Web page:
9 Best Receipt Printers | March 2017
- comes with manuals and drivers
- prints both text and graphics
- cannot handle high volume printing
- instant wake up from sleep mode
- packaging is made from recycled material
- cover is made from halogen-free plastic
- weighs only one pound
- works with mac computers
- 110v to 240v compatible
- works with windows 8
- compatible with pos systems
- no delay between the computer & printer
- three-year warranty
- prints 150 millimeters per second
- flexible cutter w/ full or partial cuts
- great for couriers' dispatch tickets
- rarely prints errors in the text
- features plug-and-play installation
The Three Categories Of Receipt Printers
Receipt printers are designed to hold small paper roles, instead of vertically placed stacks of paper like one finds in standard 8.5" by 11" printers. Instead of connecting to a traditional keyboard, they usually hook up to a cash register or whatever device holds the business' point of sale system. They're usually quite compact since they sit on cluttered surfaces like the check-out area of a grocery store or the desk of a working professional.
There are three main types of receipt printers: Inkjet, Dot-matrix, and Thermal. Dot-matrix printers have a small printing head that moves either in an up and down or side to side motion. Like a typewriter, this printer depends on the impact of the head against the paper to produce characters. The head hits a cloth ribbon that is covered in ink, and then impresses a character onto the paper. It creates characters through a series of thousands of tiny dots, which is how it gets its name. One concern with Dot-matrix printers is that the ribbon must frequently be replaced. Inkjet printers use tiny ink guns to create their characters, instead of impact. The guns shoot little dots of ink at the paper, but the dots are so minuscule that people cannot detect them inside of the characters.
Thermal printers use heat to create characters. Many people prefer them since they don't require ink or toner, which can be quite costly to replace after years of doing business. In fact, thermal printers are one of the top money-saving tools used by companies who do a lot of shipping labels. Thermal printers use coated thermochromic paper, and the thermal head heats up the areas where it needs to create characters. The heat causes the coating on the paper to turn black, resulting in the desired content. Thermal printers are usually faster than Dot-matrix or Inkjet models since the characters are created in one movement.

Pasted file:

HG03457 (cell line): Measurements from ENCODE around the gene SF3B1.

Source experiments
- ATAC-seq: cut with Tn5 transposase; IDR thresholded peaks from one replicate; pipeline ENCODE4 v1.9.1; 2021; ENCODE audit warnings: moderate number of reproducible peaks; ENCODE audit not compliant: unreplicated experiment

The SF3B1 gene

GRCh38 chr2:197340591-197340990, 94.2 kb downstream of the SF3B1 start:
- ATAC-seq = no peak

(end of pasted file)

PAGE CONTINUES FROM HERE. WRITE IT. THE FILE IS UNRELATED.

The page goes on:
Special Features That Will Boost Business
Many businesses understand the importance of offering promotions and discounts, so a receipt printer capable of printing coupons, too, is incredibly useful. Businesses that service a high volume of customers every day, and especially those that create long, itemized receipts should consider a model with a high paper-per-minute production rate. If the receipt printer is for a home office, where the user doesn't want to disturb others, a person should look for a thermal printer; these are the quietest variety since they do not use any impact to create the font.
Restaurant owners need receipt printers that are heat and humidity resistant as they will likely place them in the kitchen where their staff can quickly receive new orders. Busy businesses that have a lot of staff moving around should look for a receipt printer in a sturdy clamshell housing that can survive being knocked over. If someone needs their receipt printer to communicate with several computers, they should get one with Ethernet and local area network connectivity.
Receipt printers can have several notification features that can be incredibly useful. Some models will alert the user if there has been a loss of Internet in the middle of a printing job, and others buzz to notify the user that the printing job is done. The latter feature helps keep the user from ripping out the receipt before it's complete, and having to start all over again. There are also models with LED status lights that tell the user important information like when the ink cartridge is low.
A Brief History Of Receipts
Receipts have been an important part of society since nearly the beginning of civilization. In 3200 BCE Samaria, Israel, temple offerings were an important part of the taxation system. People would write down symbols to represent the offerings they had made to their temples, and these acted as a form of receipt. Papyrus receipts from Egypt have been found that date back to the mid-1200s, recording purchases like cattle and grain. Some receipts at the time were chiseled onto stone, but these were inconvenient to carry around and cumbersome at best.
Italy played a major role in the creation of the first modern, public banks. These banks made receipts that allowed people to travel without carrying large amounts of money. At the time, most money was still in coin form and far too heavy to keep in large quantities in a suitcase. Banks at the time would collect money from a customer, and give them a receipt for the amount. At that bank's sister branch in another city, the customer could hand in their receipt, and receive physical money.
In the 1400s, the German blacksmith Johannes Gutenberg created mechanical movable type printing, which many say inspired the Printing Revolution and, as a result, the Age of Enlightenment since information could finally be spread far and wide on paper. One of the most famous products to come of Gutenberg's printing press was a version of the bible. After that, Gutenberg began printing receipt books that businesses could purchase and use to keep track of exchanges with their customers.